However, he notes that the challenge can involve an element of risk. “It depends on the context, the expectations of the public and the critics,” he admits. The more people alive have known the character, the more they will be emotionally involved and the more critical they will be. The pressure will also be stronger if the character has been played previously. In the case of René Lévesque, Denis Bouchard had embodied him in a series in 1994 which had been sharply criticized. If he retains a bitter taste of the experience, he has always affirmed his admiration for the man.
“It’s a risk for a career, continues Bilodeau. A lot of pressure can destroy your image and your confidence for a few years. I didn’t sleep until the first day of filming, I kept having weird dreams. But I loved this politician so much that there was no question of rejecting this project. Even if it was a big deal. ”A role that he also shot in both languages, which added to the challenge.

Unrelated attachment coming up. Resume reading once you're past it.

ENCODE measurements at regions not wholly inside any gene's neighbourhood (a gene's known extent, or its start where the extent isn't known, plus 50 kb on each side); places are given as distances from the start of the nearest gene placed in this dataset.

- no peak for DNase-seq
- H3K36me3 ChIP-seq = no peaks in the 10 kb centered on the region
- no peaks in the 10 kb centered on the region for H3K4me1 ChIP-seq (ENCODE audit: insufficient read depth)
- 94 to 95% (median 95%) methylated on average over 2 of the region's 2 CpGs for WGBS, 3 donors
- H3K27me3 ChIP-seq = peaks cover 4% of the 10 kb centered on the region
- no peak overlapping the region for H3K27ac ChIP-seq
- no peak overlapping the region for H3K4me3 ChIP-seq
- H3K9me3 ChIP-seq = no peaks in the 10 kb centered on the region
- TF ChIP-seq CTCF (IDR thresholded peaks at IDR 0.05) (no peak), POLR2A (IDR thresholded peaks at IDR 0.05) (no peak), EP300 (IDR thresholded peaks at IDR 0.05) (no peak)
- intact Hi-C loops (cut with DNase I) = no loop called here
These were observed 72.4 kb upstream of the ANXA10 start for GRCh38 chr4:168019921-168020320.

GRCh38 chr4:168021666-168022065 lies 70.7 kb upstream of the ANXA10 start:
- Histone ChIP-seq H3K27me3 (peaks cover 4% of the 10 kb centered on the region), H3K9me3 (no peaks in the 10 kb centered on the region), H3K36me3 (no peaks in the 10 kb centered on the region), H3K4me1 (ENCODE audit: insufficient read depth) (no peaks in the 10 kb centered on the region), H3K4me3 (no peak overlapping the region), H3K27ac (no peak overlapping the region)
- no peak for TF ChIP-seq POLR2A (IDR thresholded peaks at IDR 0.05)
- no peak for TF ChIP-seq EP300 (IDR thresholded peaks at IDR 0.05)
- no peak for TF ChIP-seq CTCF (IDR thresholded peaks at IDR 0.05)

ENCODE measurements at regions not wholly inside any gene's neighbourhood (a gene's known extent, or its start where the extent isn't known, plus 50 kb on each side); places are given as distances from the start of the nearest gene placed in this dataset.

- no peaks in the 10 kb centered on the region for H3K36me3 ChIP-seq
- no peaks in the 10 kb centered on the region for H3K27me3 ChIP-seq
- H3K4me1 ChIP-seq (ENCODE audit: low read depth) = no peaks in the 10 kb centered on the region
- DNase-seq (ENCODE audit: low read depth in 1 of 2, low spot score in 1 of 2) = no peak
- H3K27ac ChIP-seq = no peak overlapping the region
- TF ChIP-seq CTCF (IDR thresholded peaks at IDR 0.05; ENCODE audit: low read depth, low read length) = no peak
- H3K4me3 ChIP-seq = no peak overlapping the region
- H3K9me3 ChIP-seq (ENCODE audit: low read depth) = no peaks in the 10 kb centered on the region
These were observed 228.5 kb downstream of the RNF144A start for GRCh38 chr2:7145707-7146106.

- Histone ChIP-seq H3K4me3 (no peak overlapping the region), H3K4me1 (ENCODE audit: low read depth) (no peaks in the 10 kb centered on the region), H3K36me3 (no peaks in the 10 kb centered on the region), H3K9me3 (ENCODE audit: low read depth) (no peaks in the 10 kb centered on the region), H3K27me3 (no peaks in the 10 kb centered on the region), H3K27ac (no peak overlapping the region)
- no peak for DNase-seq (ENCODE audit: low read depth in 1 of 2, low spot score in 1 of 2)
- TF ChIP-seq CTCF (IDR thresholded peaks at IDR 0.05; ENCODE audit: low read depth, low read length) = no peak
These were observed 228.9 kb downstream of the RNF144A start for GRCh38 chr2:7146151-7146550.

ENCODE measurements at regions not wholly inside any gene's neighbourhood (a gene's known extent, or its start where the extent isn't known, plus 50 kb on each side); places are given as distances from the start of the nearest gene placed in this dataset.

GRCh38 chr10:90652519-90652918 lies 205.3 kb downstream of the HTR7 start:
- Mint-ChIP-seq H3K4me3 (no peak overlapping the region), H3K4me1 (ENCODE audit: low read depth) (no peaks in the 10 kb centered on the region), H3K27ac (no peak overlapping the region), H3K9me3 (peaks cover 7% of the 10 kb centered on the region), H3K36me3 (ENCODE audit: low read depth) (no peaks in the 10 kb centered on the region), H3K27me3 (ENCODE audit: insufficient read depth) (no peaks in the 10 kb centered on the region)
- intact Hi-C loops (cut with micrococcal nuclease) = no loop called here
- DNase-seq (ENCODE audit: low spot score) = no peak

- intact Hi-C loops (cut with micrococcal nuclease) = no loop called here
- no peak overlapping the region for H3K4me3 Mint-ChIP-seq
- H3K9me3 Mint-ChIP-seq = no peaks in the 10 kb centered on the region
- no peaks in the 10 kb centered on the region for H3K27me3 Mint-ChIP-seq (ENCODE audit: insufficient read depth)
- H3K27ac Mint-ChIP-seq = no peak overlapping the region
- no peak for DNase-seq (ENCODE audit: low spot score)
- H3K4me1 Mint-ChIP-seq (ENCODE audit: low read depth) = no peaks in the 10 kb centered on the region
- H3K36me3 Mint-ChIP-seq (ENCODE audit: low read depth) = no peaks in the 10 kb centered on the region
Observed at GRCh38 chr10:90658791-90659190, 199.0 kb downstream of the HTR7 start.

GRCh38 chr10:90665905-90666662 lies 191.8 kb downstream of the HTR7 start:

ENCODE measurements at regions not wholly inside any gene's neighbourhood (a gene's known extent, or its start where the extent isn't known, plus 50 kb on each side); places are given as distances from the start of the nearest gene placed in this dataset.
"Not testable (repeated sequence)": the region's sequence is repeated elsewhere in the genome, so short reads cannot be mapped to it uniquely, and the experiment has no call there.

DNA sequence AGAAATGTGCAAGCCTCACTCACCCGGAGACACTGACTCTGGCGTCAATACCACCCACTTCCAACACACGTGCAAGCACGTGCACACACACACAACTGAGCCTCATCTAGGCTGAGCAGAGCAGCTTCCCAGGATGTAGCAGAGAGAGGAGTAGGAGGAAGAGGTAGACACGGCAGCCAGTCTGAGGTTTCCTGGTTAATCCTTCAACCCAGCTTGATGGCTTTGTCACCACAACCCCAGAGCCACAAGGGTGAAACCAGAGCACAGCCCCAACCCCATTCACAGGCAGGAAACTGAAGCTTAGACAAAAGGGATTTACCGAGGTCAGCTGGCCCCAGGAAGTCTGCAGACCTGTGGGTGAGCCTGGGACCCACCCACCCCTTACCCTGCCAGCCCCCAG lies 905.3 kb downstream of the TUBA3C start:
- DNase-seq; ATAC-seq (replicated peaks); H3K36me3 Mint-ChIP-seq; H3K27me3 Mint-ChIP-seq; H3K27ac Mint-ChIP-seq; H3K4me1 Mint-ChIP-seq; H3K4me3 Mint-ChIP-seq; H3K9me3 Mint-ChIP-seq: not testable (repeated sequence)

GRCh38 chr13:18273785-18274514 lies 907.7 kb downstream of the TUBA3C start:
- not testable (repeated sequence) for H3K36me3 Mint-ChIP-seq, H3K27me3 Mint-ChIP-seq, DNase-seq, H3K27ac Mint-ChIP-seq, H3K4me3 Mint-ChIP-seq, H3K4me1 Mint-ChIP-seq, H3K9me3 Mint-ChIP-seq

Paul Doucet quickly conquered his colleagues, but also the family of Jean Duceppe. “I remember that his wife, Hélène Rowley, saw my photo of Duceppe in The Journal of Montreal and called her children believing it to be her husband. She had been very moved during the screening. I did the promotional tour with Gilles [Duceppe] when he was leader of the Bloc Québécois. Alexis [Duceppe] even told me that he showed the series to his children so that they would know their great-grandfather. It is quite an honor. ”An honor that allows us to tell our story.
Mark Zuckerberg, Freddie Mercury, Elton John, Nelson Mandela, Gandhi or Mohammed Ali are just a few contemporary personalities that cinema has immortalized. Even during their lifetime in some cases. On the big screen, this is common. Television refers more to a more distant story that viewers can rarely testify to. The Tudors, the Borgias, the Medicis are just a few examples. Not to mention the many kings and presidents of whom we have drawn portraits that are not always glorious. Here are some recent, very contemporary cases that have caused much talk.
Lady Di in The Crown 4: Emma Corrin